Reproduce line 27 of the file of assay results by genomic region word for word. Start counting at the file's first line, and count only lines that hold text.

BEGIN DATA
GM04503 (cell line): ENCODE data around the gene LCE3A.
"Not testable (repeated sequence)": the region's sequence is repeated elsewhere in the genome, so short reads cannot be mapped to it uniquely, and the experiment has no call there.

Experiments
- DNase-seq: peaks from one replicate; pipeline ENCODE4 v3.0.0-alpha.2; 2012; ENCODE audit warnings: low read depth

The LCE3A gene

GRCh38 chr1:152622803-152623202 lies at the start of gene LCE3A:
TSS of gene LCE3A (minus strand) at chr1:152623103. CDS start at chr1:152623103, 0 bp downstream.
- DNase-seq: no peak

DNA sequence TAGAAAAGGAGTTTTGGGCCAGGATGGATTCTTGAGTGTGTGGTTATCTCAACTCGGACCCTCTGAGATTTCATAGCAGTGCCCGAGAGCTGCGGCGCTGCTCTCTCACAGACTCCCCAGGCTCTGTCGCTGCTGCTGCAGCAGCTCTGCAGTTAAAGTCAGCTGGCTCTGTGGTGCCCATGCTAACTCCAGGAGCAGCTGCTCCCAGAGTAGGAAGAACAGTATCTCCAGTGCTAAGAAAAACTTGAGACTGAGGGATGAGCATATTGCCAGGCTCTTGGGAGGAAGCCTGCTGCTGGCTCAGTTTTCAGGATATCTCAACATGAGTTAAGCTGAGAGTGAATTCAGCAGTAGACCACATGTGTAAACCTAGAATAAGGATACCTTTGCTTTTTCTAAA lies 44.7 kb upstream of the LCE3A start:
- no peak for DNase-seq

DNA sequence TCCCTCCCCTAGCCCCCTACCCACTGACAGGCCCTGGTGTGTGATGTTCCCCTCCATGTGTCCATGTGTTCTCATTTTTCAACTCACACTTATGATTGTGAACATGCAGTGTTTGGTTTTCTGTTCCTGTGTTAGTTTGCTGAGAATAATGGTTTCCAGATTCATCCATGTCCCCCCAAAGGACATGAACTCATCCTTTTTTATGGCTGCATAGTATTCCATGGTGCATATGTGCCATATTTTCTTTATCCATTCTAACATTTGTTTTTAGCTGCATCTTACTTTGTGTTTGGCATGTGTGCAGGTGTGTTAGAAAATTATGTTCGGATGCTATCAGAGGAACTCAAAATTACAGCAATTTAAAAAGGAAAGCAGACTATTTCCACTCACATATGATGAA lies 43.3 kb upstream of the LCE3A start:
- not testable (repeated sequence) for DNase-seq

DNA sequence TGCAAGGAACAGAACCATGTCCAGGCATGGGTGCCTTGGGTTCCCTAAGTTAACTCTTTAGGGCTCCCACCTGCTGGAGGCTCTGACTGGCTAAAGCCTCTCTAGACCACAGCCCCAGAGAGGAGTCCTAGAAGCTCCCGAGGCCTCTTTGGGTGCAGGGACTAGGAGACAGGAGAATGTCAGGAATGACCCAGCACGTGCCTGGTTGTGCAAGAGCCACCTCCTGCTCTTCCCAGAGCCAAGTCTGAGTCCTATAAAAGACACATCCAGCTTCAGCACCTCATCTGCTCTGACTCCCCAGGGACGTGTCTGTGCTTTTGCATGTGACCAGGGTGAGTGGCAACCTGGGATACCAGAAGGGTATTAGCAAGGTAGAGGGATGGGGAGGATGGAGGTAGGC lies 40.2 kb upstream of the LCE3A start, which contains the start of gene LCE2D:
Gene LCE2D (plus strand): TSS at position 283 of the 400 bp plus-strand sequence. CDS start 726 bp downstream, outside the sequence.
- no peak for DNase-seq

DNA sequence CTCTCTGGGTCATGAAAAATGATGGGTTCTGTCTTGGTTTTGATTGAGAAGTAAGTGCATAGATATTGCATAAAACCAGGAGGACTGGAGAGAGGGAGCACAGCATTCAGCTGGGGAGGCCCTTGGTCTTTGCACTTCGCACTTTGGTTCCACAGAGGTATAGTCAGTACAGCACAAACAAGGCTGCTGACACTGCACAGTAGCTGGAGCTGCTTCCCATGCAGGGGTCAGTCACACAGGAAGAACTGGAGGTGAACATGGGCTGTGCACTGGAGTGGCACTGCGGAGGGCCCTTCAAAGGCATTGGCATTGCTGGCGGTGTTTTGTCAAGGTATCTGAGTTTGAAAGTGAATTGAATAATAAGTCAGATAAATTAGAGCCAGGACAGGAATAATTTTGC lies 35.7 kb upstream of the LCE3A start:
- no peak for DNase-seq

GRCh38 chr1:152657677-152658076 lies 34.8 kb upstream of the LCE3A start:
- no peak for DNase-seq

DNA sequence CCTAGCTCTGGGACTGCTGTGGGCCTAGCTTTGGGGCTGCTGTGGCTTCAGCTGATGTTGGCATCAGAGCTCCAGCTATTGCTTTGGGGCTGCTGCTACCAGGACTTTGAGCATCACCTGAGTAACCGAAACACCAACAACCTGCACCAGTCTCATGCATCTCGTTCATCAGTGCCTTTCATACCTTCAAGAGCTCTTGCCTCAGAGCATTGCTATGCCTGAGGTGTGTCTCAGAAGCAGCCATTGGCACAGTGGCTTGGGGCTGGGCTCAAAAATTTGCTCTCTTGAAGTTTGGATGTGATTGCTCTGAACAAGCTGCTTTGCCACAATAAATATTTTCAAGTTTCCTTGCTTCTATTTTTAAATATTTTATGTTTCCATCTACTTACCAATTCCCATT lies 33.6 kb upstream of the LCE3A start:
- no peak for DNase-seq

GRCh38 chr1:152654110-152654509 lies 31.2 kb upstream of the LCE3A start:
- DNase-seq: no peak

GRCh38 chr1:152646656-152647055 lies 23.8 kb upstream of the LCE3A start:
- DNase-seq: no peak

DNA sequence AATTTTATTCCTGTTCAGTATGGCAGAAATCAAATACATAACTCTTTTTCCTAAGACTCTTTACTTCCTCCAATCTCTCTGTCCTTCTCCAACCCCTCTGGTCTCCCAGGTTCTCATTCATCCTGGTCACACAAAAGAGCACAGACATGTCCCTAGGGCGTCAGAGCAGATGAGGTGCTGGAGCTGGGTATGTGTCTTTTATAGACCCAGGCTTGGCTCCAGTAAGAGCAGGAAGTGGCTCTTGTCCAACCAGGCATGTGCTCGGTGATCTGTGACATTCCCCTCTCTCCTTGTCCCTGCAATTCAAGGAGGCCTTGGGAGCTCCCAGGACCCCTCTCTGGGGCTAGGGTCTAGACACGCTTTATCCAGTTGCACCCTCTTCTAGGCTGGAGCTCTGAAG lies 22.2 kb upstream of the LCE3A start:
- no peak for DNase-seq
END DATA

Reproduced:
- no peak for DNase-seq